CEES Friday seminar: The biogeography of life histories
By Rob Salguero-Gomez from Department of Zoology, University of Oxford, U.K.
Life history principles applied to big-data in ecology are starting to produce powerful predictions on the strategies that are most resilient vs. sensitive to projected environmental changes. For instance, recent work using high-resolution demographic information for over 450 animal and plant species has showcased how, in a temporally autocorrelated environment, short-lived, highly iteroparous species are expected to suffer the most the projected climatic trends. These predictions will gain even more strength if we can link where around the globe species of a specific life history strategy (e.g. longlived semelparous, shortlived senescent, etc.) are found.
Here I use demographic, ecological and phylogenetic information for over 800 species from the COMPADRE Plant Matrix Database and COMADRE Animal Matrix Database, coupled with a spatially explicit phylogeographic model, to examine the biogeography of life histories around the globe. I find that key life history traits such as generation time, rate of senescence, average growth rate, and net reproductive rate are all related to a latitudinal and altitudinal clines. I will discuss the generality of these findings across diverse growth forms (sessile vs mobile; indeterminate vs determinate growers), and the implications for the future research agenda of macroecology and conservation biology.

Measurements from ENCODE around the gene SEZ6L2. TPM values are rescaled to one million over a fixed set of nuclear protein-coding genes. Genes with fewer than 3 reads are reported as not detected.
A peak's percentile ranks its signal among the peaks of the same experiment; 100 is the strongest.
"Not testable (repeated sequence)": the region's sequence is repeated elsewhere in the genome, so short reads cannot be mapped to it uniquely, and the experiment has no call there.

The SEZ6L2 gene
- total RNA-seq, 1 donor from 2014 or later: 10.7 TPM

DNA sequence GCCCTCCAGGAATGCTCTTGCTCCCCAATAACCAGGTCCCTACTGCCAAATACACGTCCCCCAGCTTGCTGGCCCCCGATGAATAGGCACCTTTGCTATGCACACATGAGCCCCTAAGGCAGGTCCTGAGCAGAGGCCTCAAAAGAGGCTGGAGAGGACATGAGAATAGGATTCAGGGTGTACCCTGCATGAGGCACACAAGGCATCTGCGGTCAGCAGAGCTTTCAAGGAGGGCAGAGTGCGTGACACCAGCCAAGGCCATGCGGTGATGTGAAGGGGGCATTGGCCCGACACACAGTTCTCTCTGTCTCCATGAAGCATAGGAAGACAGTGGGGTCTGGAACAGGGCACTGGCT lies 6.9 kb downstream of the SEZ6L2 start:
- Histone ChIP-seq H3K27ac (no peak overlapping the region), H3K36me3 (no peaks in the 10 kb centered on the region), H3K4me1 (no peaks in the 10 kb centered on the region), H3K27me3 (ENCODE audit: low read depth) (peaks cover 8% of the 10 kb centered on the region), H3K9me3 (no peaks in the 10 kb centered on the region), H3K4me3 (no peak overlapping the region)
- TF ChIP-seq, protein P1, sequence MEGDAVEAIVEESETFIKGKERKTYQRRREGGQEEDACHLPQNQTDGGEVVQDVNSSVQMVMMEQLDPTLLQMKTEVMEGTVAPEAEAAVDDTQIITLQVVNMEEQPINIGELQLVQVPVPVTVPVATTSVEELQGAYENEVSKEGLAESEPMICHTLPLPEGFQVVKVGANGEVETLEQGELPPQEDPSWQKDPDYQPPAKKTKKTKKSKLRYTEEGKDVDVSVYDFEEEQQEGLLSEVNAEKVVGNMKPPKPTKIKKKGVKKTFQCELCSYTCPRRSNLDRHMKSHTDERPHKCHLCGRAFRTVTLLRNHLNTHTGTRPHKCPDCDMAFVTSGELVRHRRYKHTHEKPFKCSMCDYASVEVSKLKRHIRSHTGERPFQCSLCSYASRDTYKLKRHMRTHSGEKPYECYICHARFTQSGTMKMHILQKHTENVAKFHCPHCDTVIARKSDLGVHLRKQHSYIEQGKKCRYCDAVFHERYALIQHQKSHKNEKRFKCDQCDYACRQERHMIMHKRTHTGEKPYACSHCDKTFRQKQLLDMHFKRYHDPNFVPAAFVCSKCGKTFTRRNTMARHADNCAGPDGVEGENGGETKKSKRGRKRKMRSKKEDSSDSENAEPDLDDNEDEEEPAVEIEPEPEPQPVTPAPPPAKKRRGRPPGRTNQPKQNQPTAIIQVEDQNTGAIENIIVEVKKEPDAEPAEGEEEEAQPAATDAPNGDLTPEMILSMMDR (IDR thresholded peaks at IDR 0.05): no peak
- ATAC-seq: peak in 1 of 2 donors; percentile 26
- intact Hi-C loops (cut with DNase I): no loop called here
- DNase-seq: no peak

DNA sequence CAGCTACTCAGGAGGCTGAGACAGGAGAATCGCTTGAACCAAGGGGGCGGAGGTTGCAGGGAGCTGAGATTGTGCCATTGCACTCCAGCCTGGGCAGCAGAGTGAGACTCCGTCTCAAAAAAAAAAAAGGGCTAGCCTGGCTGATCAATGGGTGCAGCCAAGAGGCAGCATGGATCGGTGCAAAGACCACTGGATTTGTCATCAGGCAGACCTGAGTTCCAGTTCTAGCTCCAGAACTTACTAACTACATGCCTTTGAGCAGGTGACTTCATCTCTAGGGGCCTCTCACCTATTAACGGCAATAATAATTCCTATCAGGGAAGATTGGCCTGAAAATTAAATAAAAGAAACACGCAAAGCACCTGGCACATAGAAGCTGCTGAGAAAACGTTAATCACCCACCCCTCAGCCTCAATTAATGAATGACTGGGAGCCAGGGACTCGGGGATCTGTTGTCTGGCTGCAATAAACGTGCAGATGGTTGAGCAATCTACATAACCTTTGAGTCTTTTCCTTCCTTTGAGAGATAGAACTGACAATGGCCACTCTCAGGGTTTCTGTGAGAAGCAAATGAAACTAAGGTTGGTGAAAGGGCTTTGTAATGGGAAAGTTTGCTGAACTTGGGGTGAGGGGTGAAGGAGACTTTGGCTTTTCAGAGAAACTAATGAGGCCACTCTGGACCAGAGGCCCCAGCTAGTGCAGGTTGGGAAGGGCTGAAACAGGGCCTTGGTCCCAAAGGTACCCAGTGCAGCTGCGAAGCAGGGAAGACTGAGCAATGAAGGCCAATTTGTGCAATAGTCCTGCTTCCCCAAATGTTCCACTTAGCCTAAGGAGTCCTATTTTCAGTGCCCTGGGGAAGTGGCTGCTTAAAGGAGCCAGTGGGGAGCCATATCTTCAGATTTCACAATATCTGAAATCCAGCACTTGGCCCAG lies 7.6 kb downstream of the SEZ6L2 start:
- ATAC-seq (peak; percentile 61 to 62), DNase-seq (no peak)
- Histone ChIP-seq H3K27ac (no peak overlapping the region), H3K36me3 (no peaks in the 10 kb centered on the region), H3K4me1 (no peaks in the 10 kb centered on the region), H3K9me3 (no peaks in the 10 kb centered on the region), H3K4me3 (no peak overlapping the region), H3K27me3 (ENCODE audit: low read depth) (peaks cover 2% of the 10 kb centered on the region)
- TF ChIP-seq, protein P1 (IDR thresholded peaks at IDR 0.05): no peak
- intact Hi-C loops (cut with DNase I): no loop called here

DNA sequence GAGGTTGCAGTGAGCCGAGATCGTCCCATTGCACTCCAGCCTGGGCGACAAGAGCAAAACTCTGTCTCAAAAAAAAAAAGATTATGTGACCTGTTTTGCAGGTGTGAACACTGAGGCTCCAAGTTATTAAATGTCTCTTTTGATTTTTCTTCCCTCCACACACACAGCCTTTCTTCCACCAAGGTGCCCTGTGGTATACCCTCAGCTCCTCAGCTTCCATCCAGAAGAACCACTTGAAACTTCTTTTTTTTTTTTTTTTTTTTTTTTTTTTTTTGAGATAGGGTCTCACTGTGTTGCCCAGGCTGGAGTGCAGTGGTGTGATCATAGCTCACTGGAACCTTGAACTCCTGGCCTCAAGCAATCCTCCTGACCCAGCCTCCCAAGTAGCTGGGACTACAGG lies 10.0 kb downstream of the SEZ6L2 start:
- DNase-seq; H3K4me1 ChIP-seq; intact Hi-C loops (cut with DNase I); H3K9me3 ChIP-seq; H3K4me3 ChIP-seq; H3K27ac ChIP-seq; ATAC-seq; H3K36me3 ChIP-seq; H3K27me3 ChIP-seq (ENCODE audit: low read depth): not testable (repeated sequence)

Dr Rob Salguero-Gomez, Associate Professor in Ecology
Tutorial Fellow of Pembroke College
NERC Independent Research Fellow